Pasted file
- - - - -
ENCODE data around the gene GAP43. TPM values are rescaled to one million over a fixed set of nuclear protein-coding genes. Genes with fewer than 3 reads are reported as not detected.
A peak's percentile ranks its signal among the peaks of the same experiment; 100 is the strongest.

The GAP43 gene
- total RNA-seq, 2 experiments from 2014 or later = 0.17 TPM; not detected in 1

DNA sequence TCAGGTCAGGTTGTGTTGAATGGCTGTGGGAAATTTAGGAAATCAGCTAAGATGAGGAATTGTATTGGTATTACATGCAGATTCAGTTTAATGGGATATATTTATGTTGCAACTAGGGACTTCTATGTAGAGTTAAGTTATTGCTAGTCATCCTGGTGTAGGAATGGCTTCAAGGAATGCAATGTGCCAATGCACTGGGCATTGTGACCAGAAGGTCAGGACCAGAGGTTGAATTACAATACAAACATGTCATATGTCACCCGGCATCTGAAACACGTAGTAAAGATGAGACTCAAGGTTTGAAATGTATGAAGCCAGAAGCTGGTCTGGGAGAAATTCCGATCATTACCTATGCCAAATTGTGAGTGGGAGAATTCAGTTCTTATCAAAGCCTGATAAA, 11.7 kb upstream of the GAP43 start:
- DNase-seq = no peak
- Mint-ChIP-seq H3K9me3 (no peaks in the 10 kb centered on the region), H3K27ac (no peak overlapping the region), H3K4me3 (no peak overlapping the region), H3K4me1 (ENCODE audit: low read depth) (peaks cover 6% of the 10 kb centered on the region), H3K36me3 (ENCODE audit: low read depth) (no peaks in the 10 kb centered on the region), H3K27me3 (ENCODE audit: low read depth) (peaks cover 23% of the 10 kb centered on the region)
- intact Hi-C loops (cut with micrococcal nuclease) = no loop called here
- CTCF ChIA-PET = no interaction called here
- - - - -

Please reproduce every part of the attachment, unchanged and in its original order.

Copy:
ENCODE data around the gene GAP43. TPM values are rescaled to one million over a fixed set of nuclear protein-coding genes. Genes with fewer than 3 reads are reported as not detected.
A peak's percentile ranks its signal among the peaks of the same experiment; 100 is the strongest.

The GAP43 gene
- total RNA-seq, 2 experiments from 2014 or later = 0.17 TPM; not detected in 1

DNA sequence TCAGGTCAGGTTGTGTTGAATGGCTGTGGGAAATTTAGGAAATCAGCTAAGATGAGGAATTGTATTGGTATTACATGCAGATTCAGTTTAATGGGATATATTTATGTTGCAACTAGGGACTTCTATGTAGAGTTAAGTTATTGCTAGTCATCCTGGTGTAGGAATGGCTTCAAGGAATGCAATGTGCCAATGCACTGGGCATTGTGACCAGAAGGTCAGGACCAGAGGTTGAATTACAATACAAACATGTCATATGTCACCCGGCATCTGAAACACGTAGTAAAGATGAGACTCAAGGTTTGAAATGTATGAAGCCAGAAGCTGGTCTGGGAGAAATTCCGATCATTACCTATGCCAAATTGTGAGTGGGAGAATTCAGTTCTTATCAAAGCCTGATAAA, 11.7 kb upstream of the GAP43 start:
- DNase-seq = no peak
- Mint-ChIP-seq H3K9me3 (no peaks in the 10 kb centered on the region), H3K27ac (no peak overlapping the region), H3K4me3 (no peak overlapping the region), H3K4me1 (ENCODE audit: low read depth) (peaks cover 6% of the 10 kb centered on the region), H3K36me3 (ENCODE audit: low read depth) (no peaks in the 10 kb centered on the region), H3K27me3 (ENCODE audit: low read depth) (peaks cover 23% of the 10 kb centered on the region)
- intact Hi-C loops (cut with micrococcal nuclease) = no loop called here
- CTCF ChIA-PET = no interaction called here